Software-as-a-service (SaaS) and premise-based software vendors have locked horns over who is better equipped to respond to changing delivery models.
SaaS adoption is rising with a poll of 120 Australian IT executives released yesterday showing 41 percent will increase spending on this delivery model this year.
Released by ACA Research, a further 85 percent will consider buying SaaS over on-premise software.
Salesforce.com Asia Pacific and Japan vice president for marketing, Jeremy Cooper, said traditional on-premise software vendors such as Microsoft will have difficulty adapting to this new environment.
"Microsoft will need to abandon entrenched [premised-based software] values if it wants to succeed in SaaS, which means changing its technology, business, and cultural models," Cooper said.
"They survive primarily on profits made in securing a customer for the long haul with consistent revenue in maintenance and support.
"A history of delivering premised-based software means they will be vulnerable to customer attrition which is a big consideration in SaaS because they are not tied to the old software model," he said, adding that access-driven models demand customer focus.
Responding to the claims, Microsoft Australia business solution product manager, Ross Dembecki, admitted there may be some difficulty for premise-based software vendors, but Microsoft won't be one of them.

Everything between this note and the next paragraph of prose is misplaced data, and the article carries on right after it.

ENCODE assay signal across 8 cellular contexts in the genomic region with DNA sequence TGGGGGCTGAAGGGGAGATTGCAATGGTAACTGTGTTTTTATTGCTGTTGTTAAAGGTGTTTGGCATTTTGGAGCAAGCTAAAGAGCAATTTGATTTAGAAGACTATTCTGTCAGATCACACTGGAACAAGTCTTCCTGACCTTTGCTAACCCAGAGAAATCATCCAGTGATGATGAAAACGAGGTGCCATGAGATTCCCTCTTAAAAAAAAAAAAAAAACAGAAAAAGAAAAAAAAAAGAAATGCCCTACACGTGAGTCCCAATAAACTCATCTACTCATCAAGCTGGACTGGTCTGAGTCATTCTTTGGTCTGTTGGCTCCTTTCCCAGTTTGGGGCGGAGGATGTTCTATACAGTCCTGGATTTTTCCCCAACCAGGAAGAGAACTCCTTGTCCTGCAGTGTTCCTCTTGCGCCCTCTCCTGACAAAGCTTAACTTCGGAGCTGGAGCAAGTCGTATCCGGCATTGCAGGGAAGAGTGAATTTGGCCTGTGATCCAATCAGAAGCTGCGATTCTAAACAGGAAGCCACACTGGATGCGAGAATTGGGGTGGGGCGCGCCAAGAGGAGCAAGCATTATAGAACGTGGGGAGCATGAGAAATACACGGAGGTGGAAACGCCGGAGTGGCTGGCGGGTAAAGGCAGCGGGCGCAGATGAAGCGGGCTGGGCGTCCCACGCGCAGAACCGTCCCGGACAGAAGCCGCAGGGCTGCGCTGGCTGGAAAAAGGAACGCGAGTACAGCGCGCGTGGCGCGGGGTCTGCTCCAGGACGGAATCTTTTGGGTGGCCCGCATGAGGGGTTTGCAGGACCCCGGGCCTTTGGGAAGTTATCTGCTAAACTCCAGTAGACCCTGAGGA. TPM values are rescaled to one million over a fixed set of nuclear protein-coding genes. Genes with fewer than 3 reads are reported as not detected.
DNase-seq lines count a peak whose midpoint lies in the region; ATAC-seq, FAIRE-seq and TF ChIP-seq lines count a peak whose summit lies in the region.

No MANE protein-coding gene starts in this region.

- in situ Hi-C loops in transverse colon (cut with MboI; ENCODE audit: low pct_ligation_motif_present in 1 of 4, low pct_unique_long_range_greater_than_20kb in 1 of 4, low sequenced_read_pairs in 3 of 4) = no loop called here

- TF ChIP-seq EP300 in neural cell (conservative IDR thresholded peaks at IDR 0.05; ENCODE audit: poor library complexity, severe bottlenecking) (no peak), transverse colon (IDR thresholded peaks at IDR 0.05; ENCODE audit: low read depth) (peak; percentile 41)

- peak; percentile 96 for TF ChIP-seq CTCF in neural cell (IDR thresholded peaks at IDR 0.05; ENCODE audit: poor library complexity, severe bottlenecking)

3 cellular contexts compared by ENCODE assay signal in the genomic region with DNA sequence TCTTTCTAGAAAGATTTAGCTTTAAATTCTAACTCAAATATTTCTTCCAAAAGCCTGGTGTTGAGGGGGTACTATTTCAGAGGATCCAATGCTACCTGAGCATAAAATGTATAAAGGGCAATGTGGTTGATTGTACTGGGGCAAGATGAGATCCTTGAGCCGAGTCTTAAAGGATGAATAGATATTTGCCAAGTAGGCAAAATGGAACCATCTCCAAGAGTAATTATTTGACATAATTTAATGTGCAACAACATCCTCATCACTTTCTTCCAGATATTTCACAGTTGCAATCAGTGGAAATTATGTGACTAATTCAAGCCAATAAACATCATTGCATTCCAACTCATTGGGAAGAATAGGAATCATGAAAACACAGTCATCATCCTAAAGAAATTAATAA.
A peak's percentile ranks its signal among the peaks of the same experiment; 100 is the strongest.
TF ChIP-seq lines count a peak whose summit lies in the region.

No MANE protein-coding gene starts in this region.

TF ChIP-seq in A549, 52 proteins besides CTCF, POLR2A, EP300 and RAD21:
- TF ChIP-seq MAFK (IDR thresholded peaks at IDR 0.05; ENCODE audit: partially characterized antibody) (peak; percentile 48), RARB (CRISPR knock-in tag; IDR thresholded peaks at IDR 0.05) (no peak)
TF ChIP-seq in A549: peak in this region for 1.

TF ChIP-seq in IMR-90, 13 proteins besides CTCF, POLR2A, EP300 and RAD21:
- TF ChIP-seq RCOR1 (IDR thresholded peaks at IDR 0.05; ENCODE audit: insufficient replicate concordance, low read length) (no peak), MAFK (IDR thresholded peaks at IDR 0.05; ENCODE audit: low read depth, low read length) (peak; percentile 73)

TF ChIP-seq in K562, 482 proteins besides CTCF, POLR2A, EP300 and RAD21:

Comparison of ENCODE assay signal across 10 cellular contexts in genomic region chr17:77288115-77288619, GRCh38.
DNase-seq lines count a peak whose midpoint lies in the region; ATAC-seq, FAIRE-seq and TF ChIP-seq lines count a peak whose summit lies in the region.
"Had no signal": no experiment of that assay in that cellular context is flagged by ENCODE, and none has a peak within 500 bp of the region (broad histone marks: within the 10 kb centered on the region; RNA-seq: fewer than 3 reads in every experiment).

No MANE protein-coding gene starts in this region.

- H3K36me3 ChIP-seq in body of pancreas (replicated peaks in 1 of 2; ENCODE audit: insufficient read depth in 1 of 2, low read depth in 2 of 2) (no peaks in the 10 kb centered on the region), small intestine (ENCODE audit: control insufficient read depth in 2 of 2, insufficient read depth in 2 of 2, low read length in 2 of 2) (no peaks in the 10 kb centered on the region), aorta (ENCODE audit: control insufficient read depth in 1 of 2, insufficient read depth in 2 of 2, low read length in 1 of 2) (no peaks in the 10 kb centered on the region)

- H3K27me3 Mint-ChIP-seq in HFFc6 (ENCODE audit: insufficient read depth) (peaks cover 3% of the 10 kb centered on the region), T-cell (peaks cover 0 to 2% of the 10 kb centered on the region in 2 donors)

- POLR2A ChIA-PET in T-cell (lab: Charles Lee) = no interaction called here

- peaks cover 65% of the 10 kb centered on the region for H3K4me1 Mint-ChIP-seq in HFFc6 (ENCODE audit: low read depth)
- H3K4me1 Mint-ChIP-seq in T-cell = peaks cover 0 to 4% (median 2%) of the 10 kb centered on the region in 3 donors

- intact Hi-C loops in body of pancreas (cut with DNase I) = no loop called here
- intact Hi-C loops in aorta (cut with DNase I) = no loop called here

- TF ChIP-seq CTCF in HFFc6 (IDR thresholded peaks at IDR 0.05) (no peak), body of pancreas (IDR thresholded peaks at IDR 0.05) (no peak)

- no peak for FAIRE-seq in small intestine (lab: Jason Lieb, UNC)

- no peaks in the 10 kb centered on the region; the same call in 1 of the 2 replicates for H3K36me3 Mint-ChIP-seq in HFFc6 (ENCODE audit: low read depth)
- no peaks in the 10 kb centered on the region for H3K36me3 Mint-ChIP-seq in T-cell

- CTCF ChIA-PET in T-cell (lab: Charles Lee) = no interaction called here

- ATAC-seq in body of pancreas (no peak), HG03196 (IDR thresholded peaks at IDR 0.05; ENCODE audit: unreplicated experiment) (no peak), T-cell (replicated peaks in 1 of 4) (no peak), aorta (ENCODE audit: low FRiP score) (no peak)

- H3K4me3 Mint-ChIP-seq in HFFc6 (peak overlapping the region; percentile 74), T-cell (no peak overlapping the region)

He cited Microsoft's Hotmail and the upcoming CRM Dynamics Live release as proof of the vendor's ability to adapt.
"Traditional on-premise CRM vendors are likely to have a hard time offering SaaS because of lack of experience in scalable, reliable Web-based service delivery," Dembecki said.
"However, Microsoft has a rich history in building and operating massively scalable data centres like MSN Hotmail, while the new SaaS Windows Live data centre will host Microsoft Dynamics CRM Live as an alternative to our on-premise Microsoft CRM."
Gartner analyst Rolf Jester downplayed the claims.
He said vendors such as Microsoft will not be stricken by the on-demand model because they draw considerable revenue from professional services like training and maintenance.
"Microsoft will not abandon their customers if they enter the SaaS market," Jester said.
"While there is some value in the arguments between the delivery models, SaaS isn't just about established software players.
"We are seeing new kinds of highly customer-centric services as the world shifts toward an access-rather-than-ownership model."